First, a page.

Meet your IPC

Member profile: Kai Eiselein

By John Miller

Some of Kai Eiselein’s fondest early memories include walking with his great-grandfather in little Boulder, Mont., to check in at the family newspaper, the Monitor. Other mornings, a grandfather who worked at the Missoulian would wake him to get the paper as it rolled off the presses.

His great-grandfathers A.H. and A.W. Eiselein started publishing newspapers in Montana in the early 1900s. The Roundup Record-Tribune, published by A.W. in the tiny town north of Billings, is 100 years old this year. Meanwhile, both grandfathers were lithographers. A.E. “Buzz” Eiselein was a Navy reconnaissance photographer in the Pacific during World War II and later worked for the Great Falls Tribune before starting Kalispell Litho in Montana.

Even with this newspaper and photography lineage, however, it took Eiselein, now 44 and editor of the Latah Eagle in Moscow, Idaho, several years and various other jobs – in a traveling carnival, with a theater, as a landscaper, an auto mechanic and a chef – before he realized the blood coursing through his veins was inky black for a reason. In 2000, he began work as a part-time photographer at the Eagle, finally putting to work skills he’d honed years earlier while stringing for the Nogales, Ariz., International and at his college newspaper at Flathead Valley Community College in Kalispell. He became sports editor and jumped to editor in 2004.

“I should have just pursued this as a career in the first place,” said Eiselein, the Lewis & Clark Chapter president of the Idaho Press Club. “I have never been happier. I love what I do.

“I always looked up to the newsmen I was around as a child. They seemed bigger than life to me, they weren’t afraid to voice their opinion and people respected them. George Ostrom, who ran the Kalispell Weekly News, was loud and brash. Mel Ruder, who won a Pulitzer for the Hungry Horse News, was much quieter and was an outstanding photographer.”

Eiselein is married to Anna, a travel agent. They have one daughter, Katie, and a grandson, Aaron, born Feb. 26. The Eiselein’s other kids are Abby, a Bassett hound, and three cats, Cosmo, Dipstick and Kit.

At the Eagle, he takes 90 percent of the photos, oversees a team of part-time citizen journalists and high school students who write and take pictures, writes at least one story a week and sometimes assumes editorialwriting duties.

“It’s a seven-day-aweek job and not for the faint of heart. If I’m not worrying about this issue, I’m worrying about the next,” he said.

Working at a weekly that serves Moscow and its surrounding communities, he says he’s under many of the same pressures facing editors of larger daily newspapers. A Web presence has become a must, as has providing RSS feeds to tech-savvy readers too impatient to wait for press time on Wednesday. In fact, publishing on the Internet allows the Eagle to compete when necessary as a daily, Eiselein said.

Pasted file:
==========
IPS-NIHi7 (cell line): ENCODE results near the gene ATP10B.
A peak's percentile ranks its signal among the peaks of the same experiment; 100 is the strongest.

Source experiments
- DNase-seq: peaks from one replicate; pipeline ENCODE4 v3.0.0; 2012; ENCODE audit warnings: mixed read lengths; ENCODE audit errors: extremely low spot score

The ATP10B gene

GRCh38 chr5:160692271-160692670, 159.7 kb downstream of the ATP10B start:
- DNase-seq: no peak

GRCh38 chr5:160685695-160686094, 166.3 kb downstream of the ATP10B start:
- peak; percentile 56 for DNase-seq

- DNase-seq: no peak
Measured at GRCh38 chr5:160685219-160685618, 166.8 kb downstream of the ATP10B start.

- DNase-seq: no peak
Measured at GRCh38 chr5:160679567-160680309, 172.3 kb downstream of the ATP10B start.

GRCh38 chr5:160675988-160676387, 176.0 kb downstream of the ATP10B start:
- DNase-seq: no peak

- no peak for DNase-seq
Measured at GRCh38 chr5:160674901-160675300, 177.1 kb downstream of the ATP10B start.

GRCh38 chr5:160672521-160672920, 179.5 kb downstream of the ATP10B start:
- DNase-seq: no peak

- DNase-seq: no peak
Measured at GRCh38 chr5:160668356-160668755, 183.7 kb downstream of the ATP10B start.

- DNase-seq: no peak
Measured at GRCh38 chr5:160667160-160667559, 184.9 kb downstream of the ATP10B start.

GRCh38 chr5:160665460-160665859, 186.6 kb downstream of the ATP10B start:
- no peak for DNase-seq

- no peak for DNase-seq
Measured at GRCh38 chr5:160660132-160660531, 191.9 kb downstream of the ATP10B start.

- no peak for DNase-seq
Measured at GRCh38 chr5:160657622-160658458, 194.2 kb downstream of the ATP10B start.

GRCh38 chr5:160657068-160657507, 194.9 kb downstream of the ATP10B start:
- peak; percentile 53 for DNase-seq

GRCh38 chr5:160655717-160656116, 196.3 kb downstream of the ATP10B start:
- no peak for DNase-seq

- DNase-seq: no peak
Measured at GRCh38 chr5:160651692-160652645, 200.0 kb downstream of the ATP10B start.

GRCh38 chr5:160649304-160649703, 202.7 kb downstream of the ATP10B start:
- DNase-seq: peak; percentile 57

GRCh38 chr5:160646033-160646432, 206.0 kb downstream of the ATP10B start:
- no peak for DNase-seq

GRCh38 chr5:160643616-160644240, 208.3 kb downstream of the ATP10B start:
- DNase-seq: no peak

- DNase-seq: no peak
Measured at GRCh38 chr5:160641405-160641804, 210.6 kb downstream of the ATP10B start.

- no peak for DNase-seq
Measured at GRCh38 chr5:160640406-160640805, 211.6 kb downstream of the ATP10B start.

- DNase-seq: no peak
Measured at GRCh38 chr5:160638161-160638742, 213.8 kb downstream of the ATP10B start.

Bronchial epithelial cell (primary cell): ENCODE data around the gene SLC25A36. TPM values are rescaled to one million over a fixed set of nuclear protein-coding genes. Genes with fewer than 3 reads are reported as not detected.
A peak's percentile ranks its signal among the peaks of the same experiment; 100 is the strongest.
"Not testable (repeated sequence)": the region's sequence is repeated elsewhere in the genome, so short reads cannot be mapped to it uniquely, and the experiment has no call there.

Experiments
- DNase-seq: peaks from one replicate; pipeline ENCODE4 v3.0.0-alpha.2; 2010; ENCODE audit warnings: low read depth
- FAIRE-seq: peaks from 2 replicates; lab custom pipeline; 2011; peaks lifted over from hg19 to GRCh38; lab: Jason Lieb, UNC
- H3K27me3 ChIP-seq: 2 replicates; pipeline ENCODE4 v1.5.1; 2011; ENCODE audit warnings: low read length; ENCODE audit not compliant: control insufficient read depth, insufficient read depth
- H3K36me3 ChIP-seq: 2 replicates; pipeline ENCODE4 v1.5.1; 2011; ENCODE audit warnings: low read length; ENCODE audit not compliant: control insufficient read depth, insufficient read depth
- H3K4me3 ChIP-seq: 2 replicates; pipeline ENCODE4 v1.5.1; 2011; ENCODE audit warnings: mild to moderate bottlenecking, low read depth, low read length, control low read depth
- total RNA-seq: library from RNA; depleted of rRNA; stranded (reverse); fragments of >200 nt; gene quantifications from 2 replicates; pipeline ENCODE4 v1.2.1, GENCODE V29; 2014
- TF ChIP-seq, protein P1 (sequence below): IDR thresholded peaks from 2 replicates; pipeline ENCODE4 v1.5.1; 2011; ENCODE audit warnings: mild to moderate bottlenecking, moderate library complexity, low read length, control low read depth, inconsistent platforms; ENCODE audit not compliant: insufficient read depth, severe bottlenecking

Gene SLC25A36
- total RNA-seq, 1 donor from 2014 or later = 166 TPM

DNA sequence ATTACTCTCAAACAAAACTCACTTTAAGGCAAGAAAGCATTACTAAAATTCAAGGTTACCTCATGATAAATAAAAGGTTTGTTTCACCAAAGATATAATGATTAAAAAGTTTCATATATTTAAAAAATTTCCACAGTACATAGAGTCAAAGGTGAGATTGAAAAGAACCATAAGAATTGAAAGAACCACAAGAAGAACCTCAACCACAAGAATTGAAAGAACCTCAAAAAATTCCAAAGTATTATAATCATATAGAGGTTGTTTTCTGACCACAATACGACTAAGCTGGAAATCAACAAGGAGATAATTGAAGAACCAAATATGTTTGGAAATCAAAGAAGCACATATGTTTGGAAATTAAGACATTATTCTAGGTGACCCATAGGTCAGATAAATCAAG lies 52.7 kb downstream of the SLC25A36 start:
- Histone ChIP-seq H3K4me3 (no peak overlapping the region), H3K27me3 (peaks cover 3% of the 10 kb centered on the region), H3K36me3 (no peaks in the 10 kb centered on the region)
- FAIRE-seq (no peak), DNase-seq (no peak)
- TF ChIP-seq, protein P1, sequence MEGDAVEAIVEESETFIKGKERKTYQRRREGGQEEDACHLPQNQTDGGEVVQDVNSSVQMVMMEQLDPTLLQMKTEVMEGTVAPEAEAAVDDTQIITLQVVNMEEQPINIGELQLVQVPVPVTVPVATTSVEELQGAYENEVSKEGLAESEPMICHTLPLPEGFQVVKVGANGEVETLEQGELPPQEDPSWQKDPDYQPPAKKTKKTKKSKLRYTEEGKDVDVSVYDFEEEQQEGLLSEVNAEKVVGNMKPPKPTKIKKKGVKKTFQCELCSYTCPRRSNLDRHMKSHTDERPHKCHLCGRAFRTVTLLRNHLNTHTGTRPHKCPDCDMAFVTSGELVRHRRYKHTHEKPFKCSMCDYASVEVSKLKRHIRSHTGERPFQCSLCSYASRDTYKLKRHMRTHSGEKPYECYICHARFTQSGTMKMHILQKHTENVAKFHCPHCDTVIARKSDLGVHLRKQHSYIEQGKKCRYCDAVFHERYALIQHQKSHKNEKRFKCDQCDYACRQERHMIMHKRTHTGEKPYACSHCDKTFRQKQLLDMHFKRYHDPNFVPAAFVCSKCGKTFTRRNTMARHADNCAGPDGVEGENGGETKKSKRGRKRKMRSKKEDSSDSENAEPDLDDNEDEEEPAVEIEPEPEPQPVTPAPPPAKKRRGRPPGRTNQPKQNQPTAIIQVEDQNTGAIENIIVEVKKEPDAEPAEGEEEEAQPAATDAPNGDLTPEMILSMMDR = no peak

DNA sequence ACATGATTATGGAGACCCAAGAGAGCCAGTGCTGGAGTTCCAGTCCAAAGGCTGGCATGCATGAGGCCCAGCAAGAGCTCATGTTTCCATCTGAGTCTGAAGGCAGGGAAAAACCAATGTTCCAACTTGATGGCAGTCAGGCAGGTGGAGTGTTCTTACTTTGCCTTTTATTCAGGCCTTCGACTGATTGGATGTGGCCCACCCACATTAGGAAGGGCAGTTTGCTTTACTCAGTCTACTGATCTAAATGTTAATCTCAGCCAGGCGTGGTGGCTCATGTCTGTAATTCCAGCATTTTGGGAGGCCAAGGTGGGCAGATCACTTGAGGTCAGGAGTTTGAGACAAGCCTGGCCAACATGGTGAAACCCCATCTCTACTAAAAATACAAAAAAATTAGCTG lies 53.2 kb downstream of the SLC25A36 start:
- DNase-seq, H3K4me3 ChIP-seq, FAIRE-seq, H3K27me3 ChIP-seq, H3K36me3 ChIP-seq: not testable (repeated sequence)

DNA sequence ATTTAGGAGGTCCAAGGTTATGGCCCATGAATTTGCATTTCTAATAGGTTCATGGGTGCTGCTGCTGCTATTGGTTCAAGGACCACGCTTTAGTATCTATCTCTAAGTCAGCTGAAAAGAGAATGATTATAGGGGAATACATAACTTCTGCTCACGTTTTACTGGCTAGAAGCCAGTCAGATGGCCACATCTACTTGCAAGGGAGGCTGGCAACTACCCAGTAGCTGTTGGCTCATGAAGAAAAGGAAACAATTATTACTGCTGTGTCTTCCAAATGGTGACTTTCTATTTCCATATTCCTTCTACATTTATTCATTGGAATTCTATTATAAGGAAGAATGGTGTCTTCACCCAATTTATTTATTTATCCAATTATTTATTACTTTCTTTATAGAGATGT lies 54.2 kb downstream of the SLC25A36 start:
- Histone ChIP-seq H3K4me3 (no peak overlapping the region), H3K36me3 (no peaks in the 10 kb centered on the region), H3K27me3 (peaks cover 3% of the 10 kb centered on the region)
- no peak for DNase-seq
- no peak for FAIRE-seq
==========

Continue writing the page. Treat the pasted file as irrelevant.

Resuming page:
Nowhere was that more clear than during the May 19, 2007, shooting spree in Moscow that left four people dead. Gunman Jason Hamilton fired about 200 shots into a police dispatch center and inside a church before taking his own life.

Eiselein said his paper’s work during this dark period reminded him of why he got into journalism – a profession he associates with the larger-than-life media figures of his Montana youth.

“It’s a bittersweet thing, though,” he said. “I’m proud of how we did under pressure and how the Web coverage and print coverage came together, but I wish we never had to cover such a thing. I think I got about six hours of sleep from Sunday through the time the paper went to bed Wednesday.

“It was tough having to stare right into all that evilness for such a long stretch and having to compartmentalize my emotions,” he added. “It all hit later, though. I was getting a glass of water and started shaking. I wound up dropping the glass and just sat on my kitchen floor sobbing.”

Working at a weekly in a market where two dailies, the Moscow Pullman Daily News and the Lewiston Tribune, are vying for readers and advertisers, Eiselein admits competition is sometimes fierce. But some advertisers prefer the Eagle because they can hit their target audience more efficiently, he said, adding the paper is also more affordable than the larger papers for smaller “mom pop shops” that serve the smaller communities like Genesee, Troy or Deary.

“I think we cover the personal side of life in our communities better,” he said. “There is an old saying that you’ll get your name in a daily paper three times: when you are born, when you get married and when you die. With weeklies chances are you’ll see your name over and over as you go through life. Genealogists love weekly papers for that very reason.”

At the Eagle, Eiselein see his contribution to the world at the appointed hour every Wednesday. It’s a connection to his past, when he’d hang out with his grandfather or great-grandfather at their newspapers, sometimes grabbing a doughnut on the way back home. “I didn’t get into this to change the world or anything, I just liked the rush of seeing a photo I took in the paper,” Eiselein said. “Having people talk about it made it even better.”